JACKMAN: I felt maybe it's me as a parent, maybe me as an actor. Maybe me as a son. You know, I felt an imperative, like an urgency to play the part.

I felt I could connect to the part. As a parent I understand, viscerally that worry that you never ever get rid of. Of never sure if you're doing the right thing. Are you doing enough? Could I have done something differently?

How are my kids doing? That anxiety that you live with all the time as a parent. I knew that. And I just felt a gut feeling I had to play the part, so much so that I actually chased the role down, you know.

WALLACE: Let's turn to the Hugh Hackman we all know and love, the song and dance man.

You are just finishing an 11-month run in "The Music Man" as Professor Harold Hill.


WALLACE: Who tells the people of this town of River City that they are going to hell. Here we are.


WALLACE: I love that.

JACKMAN: I love it, too. I love it so much. WALLACE: Why did you want to be the music man?

JACKMAN: I was in "The Music Man." It was the first thing I ever did in high school. I was salesman number two. I knew it from then, of course, I watched the movie.

For me, it is a perfect musical. It's a beautiful story. The music is incredible.

And particularly I've wanted to do it for many years, but somehow it came at the right time, particularly post pandemic because it is a pure joy machine and I think that is something we all want to feel coming out of the pandemic, want to feel that we're coming closer together, that we are actually connecting, that we are celebrating the things that matter most and it's the simple things.

It's smiles. It's a meal with each other. It's music. It is dance.

It's these things that have been around for thousands and thousands of years -- these elemental things in the show and I experienced that every night.

I feel it in the audience. It just feels like a complete joy machine.


WALLACE: I think it's fair to say you are best known to most audiences for having played Wolverine in the "X-Men" movies and here we have a clip of you fighting and it doesn't actually go so well. Mystique.

JACKMAN: Oh, yes, right.


WALLACE: So there are a couple of things that come out of this that I want to ask you about. One is, Wolverine is five foot five.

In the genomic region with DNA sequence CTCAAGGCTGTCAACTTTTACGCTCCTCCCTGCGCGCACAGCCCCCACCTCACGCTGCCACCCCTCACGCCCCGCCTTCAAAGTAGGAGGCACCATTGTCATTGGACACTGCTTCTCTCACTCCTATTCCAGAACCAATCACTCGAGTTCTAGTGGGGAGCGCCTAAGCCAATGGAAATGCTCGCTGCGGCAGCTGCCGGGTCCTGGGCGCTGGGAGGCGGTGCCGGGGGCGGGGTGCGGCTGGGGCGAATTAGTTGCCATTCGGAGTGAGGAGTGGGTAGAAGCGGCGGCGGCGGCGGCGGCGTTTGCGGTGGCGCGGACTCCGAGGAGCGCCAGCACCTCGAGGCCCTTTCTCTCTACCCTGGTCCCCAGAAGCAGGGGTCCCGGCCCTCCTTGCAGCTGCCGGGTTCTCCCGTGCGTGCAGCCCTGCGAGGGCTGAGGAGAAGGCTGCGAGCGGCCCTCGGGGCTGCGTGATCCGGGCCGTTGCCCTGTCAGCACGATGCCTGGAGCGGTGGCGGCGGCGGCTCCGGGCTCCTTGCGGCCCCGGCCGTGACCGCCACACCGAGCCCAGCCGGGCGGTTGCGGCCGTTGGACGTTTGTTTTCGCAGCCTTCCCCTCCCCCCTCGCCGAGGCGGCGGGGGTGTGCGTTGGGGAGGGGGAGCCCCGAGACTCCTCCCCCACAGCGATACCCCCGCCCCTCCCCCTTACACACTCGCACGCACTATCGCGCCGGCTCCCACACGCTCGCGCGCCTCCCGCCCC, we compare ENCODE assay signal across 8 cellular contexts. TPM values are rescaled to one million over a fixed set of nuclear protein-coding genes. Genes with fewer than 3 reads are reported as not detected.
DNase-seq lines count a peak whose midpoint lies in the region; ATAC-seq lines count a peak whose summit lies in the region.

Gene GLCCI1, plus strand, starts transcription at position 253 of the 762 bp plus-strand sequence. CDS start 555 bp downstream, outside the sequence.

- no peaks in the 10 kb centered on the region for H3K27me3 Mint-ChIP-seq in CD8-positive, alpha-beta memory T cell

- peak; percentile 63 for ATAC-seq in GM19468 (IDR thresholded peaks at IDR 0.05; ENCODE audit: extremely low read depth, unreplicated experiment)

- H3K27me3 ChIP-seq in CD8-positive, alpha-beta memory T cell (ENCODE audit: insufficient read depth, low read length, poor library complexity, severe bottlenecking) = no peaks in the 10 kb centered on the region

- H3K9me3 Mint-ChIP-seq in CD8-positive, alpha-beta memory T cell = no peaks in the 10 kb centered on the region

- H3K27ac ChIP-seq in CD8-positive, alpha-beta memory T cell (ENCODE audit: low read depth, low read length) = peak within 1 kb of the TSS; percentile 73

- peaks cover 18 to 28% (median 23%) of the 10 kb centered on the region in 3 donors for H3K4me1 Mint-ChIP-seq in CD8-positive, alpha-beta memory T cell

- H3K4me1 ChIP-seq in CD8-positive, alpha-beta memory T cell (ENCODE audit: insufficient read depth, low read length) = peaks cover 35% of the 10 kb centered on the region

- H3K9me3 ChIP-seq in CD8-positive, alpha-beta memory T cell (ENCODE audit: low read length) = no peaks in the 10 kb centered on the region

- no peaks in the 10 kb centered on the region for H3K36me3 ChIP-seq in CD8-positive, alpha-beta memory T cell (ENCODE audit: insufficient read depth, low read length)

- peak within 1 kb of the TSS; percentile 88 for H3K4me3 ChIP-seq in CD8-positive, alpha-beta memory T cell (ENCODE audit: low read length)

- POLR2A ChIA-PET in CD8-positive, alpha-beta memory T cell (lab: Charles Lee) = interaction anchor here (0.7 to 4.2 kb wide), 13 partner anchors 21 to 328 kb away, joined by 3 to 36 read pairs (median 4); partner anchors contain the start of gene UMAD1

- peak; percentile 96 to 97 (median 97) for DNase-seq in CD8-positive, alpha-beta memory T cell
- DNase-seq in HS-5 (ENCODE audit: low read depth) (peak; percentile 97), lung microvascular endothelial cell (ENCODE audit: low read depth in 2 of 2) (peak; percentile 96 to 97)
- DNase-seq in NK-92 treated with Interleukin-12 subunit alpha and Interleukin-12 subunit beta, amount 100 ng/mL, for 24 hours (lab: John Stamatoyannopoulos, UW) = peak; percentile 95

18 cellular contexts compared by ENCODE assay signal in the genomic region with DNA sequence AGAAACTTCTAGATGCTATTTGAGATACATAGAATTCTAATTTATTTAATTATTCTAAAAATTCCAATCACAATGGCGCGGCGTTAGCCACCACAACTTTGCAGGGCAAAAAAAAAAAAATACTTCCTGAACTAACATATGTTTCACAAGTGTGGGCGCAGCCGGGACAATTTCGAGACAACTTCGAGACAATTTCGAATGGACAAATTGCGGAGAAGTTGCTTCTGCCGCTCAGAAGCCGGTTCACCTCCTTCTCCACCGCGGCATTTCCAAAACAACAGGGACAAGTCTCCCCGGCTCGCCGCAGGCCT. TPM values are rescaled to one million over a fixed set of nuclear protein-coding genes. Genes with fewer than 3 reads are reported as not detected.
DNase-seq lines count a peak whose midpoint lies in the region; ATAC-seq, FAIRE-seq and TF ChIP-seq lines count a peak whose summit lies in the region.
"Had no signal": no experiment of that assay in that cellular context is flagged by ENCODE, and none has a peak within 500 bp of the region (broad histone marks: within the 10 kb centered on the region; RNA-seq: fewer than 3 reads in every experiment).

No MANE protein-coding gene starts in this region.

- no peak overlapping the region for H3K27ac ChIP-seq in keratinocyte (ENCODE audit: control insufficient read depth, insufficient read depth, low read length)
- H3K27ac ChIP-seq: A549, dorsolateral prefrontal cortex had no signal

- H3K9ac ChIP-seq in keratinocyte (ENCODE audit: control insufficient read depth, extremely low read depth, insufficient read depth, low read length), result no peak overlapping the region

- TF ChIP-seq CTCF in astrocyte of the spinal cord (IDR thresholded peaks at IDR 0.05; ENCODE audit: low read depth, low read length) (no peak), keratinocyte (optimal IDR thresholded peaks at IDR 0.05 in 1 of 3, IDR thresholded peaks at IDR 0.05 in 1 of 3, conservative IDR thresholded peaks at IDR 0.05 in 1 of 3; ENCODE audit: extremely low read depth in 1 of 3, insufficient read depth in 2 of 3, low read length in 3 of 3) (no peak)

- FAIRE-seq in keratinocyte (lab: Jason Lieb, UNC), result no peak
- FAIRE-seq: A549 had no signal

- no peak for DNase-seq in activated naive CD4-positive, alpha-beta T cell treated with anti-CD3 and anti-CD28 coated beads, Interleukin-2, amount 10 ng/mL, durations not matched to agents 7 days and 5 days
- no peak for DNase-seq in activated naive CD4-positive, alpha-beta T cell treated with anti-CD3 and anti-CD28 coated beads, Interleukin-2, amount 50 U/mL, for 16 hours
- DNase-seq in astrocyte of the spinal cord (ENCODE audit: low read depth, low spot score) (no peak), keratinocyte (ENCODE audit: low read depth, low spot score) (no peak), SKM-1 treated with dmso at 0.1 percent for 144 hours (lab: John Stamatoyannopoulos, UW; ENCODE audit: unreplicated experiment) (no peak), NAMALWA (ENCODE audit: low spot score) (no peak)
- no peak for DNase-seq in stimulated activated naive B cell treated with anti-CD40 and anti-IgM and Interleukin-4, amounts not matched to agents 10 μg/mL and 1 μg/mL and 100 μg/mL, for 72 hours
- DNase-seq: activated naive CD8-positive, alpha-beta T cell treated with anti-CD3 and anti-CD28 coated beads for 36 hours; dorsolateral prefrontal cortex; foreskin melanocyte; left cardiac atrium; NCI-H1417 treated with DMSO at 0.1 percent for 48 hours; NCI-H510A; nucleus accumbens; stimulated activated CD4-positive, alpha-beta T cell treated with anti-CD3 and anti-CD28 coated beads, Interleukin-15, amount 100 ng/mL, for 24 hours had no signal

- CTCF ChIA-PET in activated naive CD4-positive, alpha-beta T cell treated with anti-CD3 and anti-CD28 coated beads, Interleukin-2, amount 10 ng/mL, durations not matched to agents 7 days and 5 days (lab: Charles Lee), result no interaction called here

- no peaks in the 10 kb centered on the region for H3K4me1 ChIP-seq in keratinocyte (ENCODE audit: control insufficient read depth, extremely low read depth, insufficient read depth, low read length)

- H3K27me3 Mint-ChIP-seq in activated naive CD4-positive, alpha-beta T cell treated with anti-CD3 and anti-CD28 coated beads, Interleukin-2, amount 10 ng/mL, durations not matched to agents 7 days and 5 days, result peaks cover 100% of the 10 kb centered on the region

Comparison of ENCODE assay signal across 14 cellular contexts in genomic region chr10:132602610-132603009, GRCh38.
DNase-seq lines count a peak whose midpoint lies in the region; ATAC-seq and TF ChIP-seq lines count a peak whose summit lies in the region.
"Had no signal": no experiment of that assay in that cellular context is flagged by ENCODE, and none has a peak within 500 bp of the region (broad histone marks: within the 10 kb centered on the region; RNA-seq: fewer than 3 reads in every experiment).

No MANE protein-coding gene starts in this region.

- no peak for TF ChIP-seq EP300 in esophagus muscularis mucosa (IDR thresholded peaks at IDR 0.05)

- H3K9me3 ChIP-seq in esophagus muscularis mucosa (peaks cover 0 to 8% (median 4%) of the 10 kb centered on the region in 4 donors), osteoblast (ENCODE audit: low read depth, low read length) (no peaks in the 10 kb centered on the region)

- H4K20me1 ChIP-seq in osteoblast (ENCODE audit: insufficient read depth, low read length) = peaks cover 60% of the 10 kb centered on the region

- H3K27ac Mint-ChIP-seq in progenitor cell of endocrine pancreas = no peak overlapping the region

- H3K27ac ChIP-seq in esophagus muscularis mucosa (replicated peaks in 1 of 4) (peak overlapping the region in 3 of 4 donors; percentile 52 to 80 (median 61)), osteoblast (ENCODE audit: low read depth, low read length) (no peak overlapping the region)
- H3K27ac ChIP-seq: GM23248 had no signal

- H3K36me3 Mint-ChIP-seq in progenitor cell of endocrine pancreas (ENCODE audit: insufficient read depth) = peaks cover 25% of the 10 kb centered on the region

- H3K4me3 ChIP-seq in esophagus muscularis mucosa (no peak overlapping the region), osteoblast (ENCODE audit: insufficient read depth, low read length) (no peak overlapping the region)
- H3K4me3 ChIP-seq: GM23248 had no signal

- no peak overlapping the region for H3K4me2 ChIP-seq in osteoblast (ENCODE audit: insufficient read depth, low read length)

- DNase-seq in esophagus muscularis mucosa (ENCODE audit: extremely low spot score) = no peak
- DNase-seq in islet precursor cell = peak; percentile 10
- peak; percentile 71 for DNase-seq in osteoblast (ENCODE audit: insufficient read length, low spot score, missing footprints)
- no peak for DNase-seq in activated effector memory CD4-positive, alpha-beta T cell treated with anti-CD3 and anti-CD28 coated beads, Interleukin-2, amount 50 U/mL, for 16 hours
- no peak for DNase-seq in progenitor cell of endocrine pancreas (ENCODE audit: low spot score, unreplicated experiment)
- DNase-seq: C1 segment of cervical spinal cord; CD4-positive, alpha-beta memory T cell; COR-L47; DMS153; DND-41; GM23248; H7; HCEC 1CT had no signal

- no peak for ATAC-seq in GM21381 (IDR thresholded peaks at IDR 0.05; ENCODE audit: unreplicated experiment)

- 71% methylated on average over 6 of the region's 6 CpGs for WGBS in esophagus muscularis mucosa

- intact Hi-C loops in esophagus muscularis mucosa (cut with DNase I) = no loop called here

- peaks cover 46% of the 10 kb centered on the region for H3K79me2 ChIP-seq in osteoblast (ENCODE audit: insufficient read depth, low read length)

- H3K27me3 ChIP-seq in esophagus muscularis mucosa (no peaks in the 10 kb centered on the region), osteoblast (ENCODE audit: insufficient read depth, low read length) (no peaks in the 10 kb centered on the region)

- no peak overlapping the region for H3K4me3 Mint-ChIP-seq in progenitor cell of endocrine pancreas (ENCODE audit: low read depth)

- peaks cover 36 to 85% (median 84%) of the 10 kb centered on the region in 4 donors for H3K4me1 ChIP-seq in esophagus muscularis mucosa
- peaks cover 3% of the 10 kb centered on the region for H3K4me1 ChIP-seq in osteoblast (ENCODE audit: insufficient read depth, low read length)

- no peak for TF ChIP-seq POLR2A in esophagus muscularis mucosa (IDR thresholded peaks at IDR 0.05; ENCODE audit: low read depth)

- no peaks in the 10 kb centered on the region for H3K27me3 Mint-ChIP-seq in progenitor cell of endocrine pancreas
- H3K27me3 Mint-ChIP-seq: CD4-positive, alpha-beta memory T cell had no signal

WALLACE: You are six foot two.


WALLACE: So how on earth did you get yourself cast for this role?

JACKMAN: I did about seven auditions. Am I wired in completely? I want to go a little.


JACKMAN: Okay. I remember finally I did audition, audition, audition. And then I went to see their head of production. We were talking and he said, you know, it's just one problem. I hope the fans are not going to have a problem because the characters meant to be five foot five. And I said, Tom, really? It's going to be absolutely fine. Don't worry

about a thing. I literally walked out like that. And actually in the first movie, Chris, I never had my shoes on.

Every other actor around me -- the rule was unless they were a kid, they had to be taller than me. People were on. I was literally crouching like that, shoes off.

People were on planks and boxes all around me. So, they went to a great effort, and I think, after a while they just gave up on that.

WALLACE: Okay. Second question. How did you learn to deal with those claws?

JACKMAN: You know, we're just watching that clip, Chris. And you know what came into my head in that fight? I actually stabbed the double of Mystique like, so in the beginning, there were -- I don't know what we were thinking. They were actually metal and they were actually sharp.

And I used to practice. I practice at home. Everyone looked at -- because I've done a lot of fighting.


JACKMAN: But never with another -- I had to get used to another nine inches on my hand as I'm fighting. So, I had to adjust. I'd practice, practice and I would follow through.

I've stabbed my thighs, I had like scars. I still have scars on my thighs. And in that particular scene, there's one thing where she's reaching for something, and I go to stab her arm, she forgot to move her arm.

And I literally stabbed and went about this deep into her arm, and I'll never forget it.

I went white. I've literally just stabbed someone for the first time in my life. And she just -- the blood was burbling out like bloop- bloop-bloop. It was starting to come and she's just like. She goes, "I've been stabbed by Wolverine."

Blue -- there was just blue and red just pouring down her arm because she is a stunt woman and she's a hell of a lot tougher than me and it was a badge of honor for her.

WALLACE: You got so jacked for these movies, nine Wolverine movies, and over the years people have wondered did he juice? Did he take steroids?

JACKMAN: No. I love my job and I love Wolverine. I've got to be careful what I say here, but I had been told anecdotally what the side effects are of that and I was like, I don't love it that much.

WALLACE: Yes, no, no, right.

JACKMAN: So no, I just did it the old school way. And I'd tell you, I've eaten more chickens, I'm so sorry to all the vegans and vegetarians and to the chickens of the world.

I've just -- literally, the karma is not good for me. If the deity has anything related to chickens, I'm in trouble.


WALLACE: Coming up: The other thing Hugh Jackman and I share and how you can learn from our mistake. And Hugh reveals one of his biggest struggles, which have me reacting like this.


WALLACE: You know what? There's a crowd of people out there saying, "Shut up, Hugh."